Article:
How to Beat Brain Fog
Updated: Sep 12, 2022
Ever been sitting in an important meeting or exam when your brain just keeps wandering away? It may feel nearly impossible to focus on the task in front of you. Or maybe your brain just feels fuzzy and lazy sometimes. You might be experiencing brain fog.
Brain fog is a set of neurological symptoms that impacts nearly everyone. But, like most neurological dysfunctions, brain fog doesn't have one cause, nor is there one easy solution.
Keep reading to learn about the causes of brain fog and some remedies that might work for you!
What is brain fog?
There is no official medical definition for the term brain fog. Instead, it’s described by a number of neurological symptoms. These symptoms include:
Behavior and mood changes
Short-term memory loss
Trouble with attention
Difficulty solving problems
Essentially, brain fog impacts how quickly and clearly you’re able to think. Sometimes it may cause you to feel like your brain has been replaced by cotton balls. Lights are on, but nobody’s home.
Brain fog can leave you unable to concentrate on conversations, work tasks, or even this article right now. You might need more coffee than usual to focus and more snacks to stay awake during the day. You may also have trouble making decisions, no matter how small. In severe cases, you might have vision problems, nausea, and headaches.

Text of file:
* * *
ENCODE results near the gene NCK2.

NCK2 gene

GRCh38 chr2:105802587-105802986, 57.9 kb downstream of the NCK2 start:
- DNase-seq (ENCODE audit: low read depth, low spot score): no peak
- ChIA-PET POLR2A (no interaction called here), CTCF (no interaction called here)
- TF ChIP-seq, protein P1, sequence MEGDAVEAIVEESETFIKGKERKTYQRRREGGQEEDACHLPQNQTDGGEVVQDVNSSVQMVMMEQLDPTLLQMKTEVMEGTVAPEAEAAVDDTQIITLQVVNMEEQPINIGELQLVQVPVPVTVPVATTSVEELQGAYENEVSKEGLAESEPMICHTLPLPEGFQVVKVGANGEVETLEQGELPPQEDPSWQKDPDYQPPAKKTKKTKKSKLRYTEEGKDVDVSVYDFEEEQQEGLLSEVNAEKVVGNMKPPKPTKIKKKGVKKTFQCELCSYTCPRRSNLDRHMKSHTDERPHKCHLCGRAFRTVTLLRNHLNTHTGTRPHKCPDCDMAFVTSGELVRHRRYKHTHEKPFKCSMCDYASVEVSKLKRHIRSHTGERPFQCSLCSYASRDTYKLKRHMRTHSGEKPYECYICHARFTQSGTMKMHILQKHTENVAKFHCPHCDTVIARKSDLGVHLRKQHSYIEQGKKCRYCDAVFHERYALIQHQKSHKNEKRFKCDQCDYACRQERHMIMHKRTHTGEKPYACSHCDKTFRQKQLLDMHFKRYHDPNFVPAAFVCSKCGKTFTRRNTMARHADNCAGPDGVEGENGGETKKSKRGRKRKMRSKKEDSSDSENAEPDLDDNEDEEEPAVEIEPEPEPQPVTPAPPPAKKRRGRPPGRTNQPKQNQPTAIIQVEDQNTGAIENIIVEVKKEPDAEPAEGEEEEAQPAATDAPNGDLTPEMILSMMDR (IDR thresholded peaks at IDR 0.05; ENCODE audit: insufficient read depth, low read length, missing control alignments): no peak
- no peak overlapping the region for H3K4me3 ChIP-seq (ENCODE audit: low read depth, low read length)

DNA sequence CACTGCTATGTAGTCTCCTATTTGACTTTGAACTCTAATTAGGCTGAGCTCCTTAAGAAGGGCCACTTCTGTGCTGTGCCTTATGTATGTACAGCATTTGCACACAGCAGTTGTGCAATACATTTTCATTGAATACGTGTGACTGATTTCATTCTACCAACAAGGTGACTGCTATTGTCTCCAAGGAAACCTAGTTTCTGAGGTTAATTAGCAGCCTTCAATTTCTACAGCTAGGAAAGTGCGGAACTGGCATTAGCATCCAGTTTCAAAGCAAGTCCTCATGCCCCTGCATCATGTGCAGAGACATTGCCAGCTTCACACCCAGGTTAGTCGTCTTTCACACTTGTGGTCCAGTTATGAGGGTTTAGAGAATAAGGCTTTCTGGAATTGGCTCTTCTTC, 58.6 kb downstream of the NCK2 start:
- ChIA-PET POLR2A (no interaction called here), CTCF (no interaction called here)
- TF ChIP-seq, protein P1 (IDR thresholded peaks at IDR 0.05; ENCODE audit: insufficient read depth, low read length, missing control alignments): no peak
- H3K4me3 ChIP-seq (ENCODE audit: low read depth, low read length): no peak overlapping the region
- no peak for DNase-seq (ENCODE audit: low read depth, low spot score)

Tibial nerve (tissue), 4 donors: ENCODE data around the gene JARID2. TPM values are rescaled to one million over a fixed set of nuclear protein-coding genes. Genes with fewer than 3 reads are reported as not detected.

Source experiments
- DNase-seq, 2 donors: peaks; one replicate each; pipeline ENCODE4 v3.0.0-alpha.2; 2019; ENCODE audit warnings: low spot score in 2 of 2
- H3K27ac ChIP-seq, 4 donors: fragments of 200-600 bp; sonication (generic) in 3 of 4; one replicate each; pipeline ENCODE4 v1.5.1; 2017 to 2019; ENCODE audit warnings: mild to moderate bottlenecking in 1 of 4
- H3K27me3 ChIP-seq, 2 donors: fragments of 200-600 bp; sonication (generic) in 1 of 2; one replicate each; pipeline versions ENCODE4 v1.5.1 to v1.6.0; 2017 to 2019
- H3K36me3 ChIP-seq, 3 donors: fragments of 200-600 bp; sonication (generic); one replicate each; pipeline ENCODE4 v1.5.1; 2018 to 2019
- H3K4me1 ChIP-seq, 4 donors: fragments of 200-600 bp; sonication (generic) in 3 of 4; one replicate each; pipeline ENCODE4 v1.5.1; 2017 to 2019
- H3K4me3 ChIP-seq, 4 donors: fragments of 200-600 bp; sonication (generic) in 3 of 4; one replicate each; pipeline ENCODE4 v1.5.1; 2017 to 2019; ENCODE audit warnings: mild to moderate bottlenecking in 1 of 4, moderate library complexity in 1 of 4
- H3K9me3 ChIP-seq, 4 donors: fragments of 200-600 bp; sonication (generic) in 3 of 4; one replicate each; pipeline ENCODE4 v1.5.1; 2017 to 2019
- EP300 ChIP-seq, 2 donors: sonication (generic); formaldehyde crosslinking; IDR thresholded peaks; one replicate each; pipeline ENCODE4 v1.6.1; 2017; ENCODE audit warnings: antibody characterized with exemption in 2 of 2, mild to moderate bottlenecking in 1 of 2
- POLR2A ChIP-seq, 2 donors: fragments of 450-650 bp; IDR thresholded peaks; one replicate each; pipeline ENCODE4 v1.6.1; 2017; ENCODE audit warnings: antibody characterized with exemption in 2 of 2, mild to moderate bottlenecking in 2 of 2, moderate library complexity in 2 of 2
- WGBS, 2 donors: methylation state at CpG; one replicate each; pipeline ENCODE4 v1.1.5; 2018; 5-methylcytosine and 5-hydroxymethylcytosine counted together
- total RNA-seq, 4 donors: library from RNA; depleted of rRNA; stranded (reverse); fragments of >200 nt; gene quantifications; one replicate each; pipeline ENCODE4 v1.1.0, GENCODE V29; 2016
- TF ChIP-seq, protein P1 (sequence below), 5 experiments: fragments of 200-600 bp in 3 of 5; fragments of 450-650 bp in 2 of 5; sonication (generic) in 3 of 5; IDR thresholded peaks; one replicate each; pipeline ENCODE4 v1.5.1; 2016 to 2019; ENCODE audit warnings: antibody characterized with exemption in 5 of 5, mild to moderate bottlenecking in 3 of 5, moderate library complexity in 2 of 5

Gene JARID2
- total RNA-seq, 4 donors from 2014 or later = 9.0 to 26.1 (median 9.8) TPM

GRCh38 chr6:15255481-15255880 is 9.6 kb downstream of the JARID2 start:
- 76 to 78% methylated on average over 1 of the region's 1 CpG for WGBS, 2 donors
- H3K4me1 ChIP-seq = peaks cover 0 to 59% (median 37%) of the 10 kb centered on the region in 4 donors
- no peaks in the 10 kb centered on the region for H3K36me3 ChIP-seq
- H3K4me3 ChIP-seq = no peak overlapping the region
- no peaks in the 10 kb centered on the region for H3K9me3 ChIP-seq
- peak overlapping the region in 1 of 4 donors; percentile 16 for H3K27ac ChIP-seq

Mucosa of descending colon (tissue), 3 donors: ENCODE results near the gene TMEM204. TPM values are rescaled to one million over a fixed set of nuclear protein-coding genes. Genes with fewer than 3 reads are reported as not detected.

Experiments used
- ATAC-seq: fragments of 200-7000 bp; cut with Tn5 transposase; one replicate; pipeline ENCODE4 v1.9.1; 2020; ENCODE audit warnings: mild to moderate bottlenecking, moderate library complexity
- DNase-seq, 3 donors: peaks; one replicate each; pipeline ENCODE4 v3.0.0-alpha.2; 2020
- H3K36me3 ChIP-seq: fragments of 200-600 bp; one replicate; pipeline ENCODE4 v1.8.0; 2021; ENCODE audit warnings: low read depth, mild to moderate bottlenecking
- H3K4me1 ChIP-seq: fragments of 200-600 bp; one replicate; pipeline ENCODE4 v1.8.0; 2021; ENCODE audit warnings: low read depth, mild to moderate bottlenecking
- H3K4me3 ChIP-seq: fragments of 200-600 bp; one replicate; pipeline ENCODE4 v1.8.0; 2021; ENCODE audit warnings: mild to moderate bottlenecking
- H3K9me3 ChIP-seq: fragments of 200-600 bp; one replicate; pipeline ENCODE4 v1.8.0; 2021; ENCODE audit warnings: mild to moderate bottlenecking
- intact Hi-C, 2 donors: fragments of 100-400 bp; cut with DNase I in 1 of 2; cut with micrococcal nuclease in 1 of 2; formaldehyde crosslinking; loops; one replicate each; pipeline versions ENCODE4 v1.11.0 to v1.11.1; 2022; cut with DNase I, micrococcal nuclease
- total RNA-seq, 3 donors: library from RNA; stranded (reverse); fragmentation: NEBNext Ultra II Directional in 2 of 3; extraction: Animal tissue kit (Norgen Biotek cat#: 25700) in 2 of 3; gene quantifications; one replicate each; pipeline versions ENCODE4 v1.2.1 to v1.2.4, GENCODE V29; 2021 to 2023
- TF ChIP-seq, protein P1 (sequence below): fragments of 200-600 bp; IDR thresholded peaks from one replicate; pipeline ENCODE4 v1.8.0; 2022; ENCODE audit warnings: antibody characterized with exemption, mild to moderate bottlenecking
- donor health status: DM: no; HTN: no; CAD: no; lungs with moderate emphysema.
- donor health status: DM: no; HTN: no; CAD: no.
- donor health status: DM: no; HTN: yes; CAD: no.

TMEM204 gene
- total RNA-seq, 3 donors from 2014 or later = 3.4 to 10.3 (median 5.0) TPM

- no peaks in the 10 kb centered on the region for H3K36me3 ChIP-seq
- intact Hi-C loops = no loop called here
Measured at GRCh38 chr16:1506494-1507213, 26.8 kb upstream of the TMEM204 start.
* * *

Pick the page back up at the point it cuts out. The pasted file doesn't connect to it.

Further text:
What causes brain fog?
There is also no one cause of brain fog. Brain fog could be a symptom of numerous conditions, such as a sleep disorder, thyroid conditions, depression, or even a nutrient deficiency. Brain fog can also be caused by lifestyle factors like inactivity, chronic stress, poor diet, and eating too much or too often.
Below, we’ll break down some of the most common causes of brain fog:
As we know, chronic stress will wreak havoc throughout your entire body. When you’re in a long-term state of stress, your body becomes filled with adrenaline, diverging energy away from normal bodily functions and towards the stress response. This will make it hard to think clearly, difficult to focus, and can exhaust the brain.
Thyroid disorders can lead to a number of various symptoms, including mood swings, loss of focus and mental clarity, fatigue, and brain fog. This is because the thyroid plays a number of roles within the body, from metabolism and heart rate to breathing.
Brain fog is especially common for those with Hashimoto’s disease, in which the body can’t prevent enough thyroid and enters an inflammatory state. But having too much thyroid can also induce brain fog.